Bogomil Movement and its Implications

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Bogomil Movement and its Implications

They based their disrespect for places of worship as “homes of God” on Mathew’s Gospel (6.6), in which a “secret room” in their homes is recommended as a place for a prayer (according to the Macedonian translation)8F. Evidence for the existence of prayer rooms are found in the legends of Priest Bogomil, after which his native place was the village of Bogomila, in whose vicinity is his tomb, where a shrine was built, which was a home of prayer for the Bogomils.9F
There is sufficient confirmation for the symbolics used by the Bogomils. The first mention is by Aleksandar Matkovski10F, who quotes the conclusions reached by Aleksandar Solovjev11F, that on Bogomil tombstones a recurrent symbol is the crescent, with its angles positioned upwards, and with a star between them. This symbolics is in no conjunction with the Turkish symbol. Solovjev clarified the iconography of the Bogomils, i.e. the profound symbolic implication expressed by the sun and the moon, which were reckoned to be heaven’s vessels, i.e. dwelling places of the soul of the just before their departure for Heaven.”12F

#1 The sign of the Bogomils, a moon and a star with the angles turned upwards.

#2 The sign of the Bogomils applied at the entrance door of the house in Krakornica13F

Dr. Milos Konstantinov, in his feuilleton in the newspaper the Nova Makedonija14F, by making use of the data found by the author Anton Glogov, in his book, Bogomil Teaching and the History of Bogomilism, says that the symbol adored by the Bogomils was two crossed ellipses, at a ninety degrees angle. The vertical ellipse symbolises the force of creation, whereas the horizontal – the force of destruction. Archpriests had no right to wear this symbol, as they did not have the right to wear other symbols and decorations. The sole thing that made them distinct from other priests was the wearing of a red cassock instead of black, and they had a sceptre with a decoration on its top in the form of a sun. They did not ever move anywhere without the sceptre.
The clothing of those persons who were at the head of the all-human abbot community was very different. It is very pictorially but imprecisely described. Nonetheless, it reflects the symbolics used by the Bogomils. This person at any time through his garments should “reflect the sunshine, the delicate moonlight, the twinkling stars and the blue of the sky heights, as well as the marvelous greenery of the earth.”
The ordinary Bogomils were forbidden to wear any ornaments and jewelry. However, there was a decoration that was awarded to individuals for extraordinary merits in the form of a lace attached to a piece of travertine. They could wear this decoration only during the five “dead days”, which after the Bogomil calendar, divided into 36-day months, came at the end of the year. These five days and the rest of the sixty non-working days of the six-day week were devoted to the force of creation.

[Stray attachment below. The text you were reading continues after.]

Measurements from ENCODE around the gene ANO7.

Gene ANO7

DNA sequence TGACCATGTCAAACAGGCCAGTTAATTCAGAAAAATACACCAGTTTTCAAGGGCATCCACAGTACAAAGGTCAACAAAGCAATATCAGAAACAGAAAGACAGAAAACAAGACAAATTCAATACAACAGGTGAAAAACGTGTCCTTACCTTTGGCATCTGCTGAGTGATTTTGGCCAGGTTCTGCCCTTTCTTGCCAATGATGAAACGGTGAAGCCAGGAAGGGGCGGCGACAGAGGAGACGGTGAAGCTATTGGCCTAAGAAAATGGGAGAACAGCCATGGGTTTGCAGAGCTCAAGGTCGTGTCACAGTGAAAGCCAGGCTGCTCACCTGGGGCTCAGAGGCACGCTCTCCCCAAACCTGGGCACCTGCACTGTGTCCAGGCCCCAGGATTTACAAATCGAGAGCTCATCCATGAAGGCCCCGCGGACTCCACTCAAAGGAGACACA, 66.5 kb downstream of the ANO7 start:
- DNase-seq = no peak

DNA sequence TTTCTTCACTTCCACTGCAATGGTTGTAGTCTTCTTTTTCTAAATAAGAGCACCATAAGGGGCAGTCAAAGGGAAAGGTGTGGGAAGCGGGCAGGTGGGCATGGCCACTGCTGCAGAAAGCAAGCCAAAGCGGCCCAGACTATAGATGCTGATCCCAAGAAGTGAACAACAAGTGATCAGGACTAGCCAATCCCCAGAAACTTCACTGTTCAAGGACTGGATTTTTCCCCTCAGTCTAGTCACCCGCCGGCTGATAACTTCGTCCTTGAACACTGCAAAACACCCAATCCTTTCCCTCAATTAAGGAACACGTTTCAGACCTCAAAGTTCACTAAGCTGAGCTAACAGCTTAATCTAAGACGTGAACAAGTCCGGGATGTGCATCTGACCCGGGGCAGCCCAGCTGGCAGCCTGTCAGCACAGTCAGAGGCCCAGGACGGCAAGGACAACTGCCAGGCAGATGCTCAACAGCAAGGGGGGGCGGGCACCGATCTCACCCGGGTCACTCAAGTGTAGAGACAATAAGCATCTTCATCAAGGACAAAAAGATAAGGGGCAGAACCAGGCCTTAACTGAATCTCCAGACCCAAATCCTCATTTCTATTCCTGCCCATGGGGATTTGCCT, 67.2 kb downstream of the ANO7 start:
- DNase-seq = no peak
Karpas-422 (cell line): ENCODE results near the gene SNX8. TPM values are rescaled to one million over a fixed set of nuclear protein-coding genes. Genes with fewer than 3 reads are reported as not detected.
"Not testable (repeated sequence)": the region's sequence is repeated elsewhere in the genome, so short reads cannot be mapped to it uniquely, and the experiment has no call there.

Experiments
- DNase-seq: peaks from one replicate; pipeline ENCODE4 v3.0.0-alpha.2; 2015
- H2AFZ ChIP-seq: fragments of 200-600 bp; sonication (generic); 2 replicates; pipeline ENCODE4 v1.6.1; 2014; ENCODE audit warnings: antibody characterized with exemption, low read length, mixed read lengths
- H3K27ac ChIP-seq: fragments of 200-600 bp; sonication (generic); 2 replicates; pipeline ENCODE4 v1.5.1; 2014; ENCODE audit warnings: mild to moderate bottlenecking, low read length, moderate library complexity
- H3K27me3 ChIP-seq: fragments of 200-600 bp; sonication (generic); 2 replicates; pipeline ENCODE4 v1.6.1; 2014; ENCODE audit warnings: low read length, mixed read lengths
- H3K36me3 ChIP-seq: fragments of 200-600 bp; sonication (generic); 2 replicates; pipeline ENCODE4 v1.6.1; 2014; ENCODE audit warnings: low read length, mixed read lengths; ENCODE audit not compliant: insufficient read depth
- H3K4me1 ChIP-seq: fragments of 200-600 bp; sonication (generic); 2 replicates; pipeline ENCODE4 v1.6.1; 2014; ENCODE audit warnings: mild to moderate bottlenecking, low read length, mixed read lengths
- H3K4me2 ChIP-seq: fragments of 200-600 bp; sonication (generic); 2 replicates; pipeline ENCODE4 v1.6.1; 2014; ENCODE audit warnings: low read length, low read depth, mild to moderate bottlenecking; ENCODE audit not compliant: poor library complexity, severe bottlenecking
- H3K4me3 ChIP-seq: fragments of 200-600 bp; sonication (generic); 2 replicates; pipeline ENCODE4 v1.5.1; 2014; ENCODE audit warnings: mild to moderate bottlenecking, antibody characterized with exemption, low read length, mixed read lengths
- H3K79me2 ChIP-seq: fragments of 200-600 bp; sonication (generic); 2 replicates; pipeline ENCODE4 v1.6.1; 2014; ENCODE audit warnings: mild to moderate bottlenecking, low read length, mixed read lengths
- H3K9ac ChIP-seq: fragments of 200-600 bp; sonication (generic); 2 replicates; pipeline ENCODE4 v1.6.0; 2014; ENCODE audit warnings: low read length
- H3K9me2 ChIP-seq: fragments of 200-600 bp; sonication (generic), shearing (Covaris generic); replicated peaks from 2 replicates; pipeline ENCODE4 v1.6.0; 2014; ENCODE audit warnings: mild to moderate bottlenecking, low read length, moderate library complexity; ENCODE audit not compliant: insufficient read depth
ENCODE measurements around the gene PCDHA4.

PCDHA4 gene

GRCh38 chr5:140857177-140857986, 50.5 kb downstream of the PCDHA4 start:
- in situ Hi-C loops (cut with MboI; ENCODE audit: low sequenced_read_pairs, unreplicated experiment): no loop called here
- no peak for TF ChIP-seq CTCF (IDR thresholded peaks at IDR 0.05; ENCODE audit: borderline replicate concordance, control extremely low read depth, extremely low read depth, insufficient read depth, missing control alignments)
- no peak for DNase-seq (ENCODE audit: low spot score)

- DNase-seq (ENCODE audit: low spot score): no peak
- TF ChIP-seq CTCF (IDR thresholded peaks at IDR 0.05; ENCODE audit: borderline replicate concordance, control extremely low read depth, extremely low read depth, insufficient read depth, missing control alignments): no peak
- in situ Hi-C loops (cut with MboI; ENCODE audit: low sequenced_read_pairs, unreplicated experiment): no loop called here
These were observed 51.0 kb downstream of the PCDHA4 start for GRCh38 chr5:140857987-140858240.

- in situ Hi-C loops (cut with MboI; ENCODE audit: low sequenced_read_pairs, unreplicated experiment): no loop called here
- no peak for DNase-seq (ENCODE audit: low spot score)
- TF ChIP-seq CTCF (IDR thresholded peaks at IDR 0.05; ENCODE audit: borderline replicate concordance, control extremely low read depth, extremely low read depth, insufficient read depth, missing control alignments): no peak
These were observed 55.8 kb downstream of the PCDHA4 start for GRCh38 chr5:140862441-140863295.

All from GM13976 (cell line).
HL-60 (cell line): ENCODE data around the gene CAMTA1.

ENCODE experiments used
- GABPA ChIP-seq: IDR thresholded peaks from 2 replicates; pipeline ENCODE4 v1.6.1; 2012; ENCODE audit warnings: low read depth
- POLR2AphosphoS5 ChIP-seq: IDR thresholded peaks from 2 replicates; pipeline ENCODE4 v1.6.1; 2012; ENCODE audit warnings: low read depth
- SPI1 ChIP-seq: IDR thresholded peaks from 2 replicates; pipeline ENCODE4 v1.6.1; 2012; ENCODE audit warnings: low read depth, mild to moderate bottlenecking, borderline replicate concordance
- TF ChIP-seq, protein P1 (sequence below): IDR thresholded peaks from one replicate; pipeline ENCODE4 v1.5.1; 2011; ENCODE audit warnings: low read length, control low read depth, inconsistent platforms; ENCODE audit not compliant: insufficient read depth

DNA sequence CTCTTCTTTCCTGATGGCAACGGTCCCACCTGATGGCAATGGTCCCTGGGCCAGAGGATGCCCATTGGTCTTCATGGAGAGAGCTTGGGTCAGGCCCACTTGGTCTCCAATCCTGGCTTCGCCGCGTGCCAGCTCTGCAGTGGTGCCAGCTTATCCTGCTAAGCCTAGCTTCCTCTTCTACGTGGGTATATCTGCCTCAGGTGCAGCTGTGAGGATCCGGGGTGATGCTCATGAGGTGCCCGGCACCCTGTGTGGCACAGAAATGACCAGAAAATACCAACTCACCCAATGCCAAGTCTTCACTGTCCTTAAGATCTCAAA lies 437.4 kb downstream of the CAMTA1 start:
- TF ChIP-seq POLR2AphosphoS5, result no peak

Dragoljub Dragojlović15F mentions a fact by Evtimije Periblepta, that “these non-believers, foundiats or bogomils did not revere icons but that they adorned with icons the houses in which they held the prayer sacraments both from the inside and from the outside.”
Regarding the symbolics by means of which they illuminated their manuscript gospels, there is data by Kozma Prezviter. Polemising with the teaching of the Bogomils, he writes that the secret of Eucharist was created by God himself and that it represents Christ’s “essential body”, and not his cheek, which the heretics symbolically presented in Mathew’s Gospel with a cherub’s face, in Mark’s Gospel with a calf’s face, in Luke’s with a lion’s face, and in John’s with the face of an eagle.


8. Dragojlović D., BOGOMILSTVO NA BALKANU I U MALOJ AZIJI, p.132, 174, SVETO PISMO, Sveto Evangelie spored Marko, 6.6.
9. Angelov D., BOGOMILSTVO, p.107, Panov B. SREDNOVEKOVNA MAKEDONIJA, kniga 3, p.250
10. Matkovski A., GRBOVITE NA MAKEDONIJA, p. 62
11. Solovjev A., Postanak ilirske heraldike i porodice Ohmucevic, p. 101
12. Dragojlović D., BOGOMILSTVO NA BALKANU I U MALOJ AZIJI, volume 2, p.315
13. According to Slavko Brezovski, REKANSKA KUKJA, BIGOSS, Skopje, 1993
15. Dragojlović D., BOGOMILSTVO NA BALKANU I U MALOJ AZIJI, volume 2, p.88

2018-08-21T17:23:53+00:00 June 1st, 2000|Categories: Literature, Essays, Blesok no. 15|0 Comments